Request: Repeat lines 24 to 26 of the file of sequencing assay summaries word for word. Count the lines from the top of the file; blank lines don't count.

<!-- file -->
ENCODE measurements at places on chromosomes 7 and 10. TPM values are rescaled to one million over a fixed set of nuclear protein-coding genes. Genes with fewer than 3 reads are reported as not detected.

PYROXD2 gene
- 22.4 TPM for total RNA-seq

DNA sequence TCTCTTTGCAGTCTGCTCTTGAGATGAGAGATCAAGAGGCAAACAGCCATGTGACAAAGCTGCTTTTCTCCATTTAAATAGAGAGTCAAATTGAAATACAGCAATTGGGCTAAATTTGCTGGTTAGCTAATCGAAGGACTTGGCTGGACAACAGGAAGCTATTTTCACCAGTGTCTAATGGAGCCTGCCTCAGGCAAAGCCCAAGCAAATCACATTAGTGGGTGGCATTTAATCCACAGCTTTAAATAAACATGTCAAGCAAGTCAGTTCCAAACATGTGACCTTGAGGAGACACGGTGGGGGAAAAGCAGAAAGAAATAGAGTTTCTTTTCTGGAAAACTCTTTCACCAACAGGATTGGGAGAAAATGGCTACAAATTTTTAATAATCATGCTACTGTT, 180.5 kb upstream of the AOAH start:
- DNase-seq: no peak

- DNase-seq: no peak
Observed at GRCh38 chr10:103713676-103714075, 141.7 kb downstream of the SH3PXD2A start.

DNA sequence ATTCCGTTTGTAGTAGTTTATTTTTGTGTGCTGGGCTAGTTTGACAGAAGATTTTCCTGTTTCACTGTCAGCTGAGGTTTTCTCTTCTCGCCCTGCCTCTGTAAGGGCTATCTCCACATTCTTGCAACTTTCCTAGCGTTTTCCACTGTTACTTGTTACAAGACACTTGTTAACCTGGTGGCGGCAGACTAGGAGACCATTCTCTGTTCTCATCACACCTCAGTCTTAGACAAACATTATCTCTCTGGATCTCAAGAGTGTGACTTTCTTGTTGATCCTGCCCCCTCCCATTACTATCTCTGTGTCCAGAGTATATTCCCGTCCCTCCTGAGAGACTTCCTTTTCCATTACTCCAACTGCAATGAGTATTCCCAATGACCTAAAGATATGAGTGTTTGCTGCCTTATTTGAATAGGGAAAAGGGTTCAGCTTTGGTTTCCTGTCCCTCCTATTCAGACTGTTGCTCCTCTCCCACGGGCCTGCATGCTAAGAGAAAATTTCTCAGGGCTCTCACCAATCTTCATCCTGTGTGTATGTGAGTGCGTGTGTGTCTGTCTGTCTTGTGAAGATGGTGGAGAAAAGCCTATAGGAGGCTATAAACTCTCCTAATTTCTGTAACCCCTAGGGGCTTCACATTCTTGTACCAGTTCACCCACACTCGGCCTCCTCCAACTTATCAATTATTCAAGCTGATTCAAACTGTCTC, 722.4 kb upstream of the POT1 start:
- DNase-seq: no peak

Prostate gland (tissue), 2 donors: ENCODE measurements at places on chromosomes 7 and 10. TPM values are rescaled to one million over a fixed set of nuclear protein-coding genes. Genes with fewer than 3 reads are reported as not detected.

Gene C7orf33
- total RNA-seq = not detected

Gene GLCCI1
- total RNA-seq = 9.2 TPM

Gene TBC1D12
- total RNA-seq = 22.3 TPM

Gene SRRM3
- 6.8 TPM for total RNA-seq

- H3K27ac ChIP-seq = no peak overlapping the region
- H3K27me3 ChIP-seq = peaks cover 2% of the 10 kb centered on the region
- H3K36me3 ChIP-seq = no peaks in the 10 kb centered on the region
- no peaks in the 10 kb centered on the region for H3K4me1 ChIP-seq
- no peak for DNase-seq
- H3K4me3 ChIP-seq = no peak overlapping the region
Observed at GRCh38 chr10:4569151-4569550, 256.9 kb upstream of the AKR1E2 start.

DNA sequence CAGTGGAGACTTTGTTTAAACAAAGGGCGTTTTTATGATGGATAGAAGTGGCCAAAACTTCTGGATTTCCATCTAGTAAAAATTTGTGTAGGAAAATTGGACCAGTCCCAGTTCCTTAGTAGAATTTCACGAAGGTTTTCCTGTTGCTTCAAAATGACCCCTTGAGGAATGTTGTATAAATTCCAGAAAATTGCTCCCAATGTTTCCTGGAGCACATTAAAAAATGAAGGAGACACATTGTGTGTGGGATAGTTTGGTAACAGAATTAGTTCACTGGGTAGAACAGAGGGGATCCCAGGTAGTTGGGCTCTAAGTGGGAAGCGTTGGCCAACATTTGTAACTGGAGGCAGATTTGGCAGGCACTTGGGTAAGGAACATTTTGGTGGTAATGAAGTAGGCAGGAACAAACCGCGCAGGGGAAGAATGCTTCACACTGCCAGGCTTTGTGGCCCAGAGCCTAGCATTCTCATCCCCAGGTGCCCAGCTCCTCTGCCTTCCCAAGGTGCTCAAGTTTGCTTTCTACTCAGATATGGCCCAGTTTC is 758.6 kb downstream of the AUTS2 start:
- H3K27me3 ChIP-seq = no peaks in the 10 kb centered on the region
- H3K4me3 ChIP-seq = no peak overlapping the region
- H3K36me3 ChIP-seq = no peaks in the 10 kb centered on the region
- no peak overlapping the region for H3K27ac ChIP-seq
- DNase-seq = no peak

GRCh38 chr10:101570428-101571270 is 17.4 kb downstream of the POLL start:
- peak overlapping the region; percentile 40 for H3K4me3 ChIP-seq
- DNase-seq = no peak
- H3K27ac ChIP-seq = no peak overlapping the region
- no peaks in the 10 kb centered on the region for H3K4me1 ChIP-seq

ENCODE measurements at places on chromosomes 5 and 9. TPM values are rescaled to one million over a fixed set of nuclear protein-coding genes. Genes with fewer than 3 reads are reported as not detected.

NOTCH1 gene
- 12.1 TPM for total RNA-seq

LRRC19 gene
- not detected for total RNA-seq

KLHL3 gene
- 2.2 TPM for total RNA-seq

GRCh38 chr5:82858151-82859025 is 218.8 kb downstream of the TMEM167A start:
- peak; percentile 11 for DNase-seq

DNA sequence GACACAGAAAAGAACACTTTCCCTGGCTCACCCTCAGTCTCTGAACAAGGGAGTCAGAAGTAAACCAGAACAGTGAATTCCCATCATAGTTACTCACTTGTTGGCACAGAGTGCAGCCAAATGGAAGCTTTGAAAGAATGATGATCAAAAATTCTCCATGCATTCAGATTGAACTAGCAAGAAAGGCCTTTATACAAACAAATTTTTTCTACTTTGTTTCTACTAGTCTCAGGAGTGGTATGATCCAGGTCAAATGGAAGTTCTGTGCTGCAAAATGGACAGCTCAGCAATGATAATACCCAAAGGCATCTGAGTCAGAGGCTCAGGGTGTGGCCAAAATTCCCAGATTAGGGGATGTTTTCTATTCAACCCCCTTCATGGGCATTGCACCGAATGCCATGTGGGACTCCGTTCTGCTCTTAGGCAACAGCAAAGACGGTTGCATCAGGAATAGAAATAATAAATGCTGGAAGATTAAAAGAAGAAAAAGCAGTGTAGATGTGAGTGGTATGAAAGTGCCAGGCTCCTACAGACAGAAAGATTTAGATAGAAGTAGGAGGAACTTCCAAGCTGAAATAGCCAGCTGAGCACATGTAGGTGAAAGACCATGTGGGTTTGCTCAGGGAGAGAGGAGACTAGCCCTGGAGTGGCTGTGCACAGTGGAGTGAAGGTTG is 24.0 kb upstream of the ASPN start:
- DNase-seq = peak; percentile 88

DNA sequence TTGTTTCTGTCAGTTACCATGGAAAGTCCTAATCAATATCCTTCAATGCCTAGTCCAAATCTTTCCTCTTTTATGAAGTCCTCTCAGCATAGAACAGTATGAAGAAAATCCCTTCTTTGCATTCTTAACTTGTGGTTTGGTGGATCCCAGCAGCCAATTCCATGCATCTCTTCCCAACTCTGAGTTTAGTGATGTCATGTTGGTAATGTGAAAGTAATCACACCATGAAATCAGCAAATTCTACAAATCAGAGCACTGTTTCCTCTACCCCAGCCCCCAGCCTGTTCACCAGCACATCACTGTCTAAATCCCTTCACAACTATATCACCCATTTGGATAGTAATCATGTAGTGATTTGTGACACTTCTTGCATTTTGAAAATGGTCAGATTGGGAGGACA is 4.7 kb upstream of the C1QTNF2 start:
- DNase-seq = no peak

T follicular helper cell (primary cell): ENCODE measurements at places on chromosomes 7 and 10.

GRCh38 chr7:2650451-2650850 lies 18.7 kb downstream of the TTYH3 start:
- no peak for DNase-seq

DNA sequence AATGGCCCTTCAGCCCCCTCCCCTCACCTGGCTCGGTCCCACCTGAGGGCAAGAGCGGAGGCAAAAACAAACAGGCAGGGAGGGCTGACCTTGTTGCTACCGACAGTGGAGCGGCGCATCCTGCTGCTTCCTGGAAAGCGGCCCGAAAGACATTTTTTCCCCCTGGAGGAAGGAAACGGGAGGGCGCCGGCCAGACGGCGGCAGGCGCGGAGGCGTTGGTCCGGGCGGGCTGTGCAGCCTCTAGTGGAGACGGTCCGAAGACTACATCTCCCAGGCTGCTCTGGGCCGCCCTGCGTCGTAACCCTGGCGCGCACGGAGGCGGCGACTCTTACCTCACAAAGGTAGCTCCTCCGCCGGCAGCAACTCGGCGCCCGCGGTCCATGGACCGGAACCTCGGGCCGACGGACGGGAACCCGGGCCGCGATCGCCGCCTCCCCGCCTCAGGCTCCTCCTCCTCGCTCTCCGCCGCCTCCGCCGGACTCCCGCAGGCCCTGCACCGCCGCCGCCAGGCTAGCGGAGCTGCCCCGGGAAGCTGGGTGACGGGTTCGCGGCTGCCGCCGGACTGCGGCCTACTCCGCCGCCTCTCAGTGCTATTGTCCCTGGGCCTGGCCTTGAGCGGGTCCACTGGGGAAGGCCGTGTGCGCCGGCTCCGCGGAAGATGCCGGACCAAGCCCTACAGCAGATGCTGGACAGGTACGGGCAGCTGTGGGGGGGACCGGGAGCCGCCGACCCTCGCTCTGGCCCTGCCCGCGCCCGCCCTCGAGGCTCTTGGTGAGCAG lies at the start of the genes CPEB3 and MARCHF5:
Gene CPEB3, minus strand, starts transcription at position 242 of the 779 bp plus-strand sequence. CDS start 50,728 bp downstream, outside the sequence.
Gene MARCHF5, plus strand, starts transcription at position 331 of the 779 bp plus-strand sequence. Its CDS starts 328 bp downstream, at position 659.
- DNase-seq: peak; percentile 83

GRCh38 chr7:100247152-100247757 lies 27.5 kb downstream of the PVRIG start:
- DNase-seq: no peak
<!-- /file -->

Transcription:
- H3K4me3 ChIP-seq = no peak overlapping the region
Observed at GRCh38 chr10:4569151-4569550, 256.9 kb upstream of the AKR1E2 start.

DNA sequence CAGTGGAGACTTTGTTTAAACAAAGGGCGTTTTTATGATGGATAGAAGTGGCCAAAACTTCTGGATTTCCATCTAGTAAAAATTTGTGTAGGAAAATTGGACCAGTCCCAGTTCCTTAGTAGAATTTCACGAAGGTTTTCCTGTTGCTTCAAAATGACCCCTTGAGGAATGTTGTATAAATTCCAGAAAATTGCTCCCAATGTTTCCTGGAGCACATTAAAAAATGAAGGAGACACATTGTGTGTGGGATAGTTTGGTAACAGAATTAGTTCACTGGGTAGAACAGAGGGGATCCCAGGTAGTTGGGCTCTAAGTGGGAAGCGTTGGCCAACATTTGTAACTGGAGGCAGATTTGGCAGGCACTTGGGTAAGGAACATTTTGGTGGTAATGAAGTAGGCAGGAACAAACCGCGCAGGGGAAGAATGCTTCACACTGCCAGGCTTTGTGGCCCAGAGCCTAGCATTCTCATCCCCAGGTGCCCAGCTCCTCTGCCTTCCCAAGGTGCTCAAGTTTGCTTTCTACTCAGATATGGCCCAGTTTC is 758.6 kb downstream of the AUTS2 start: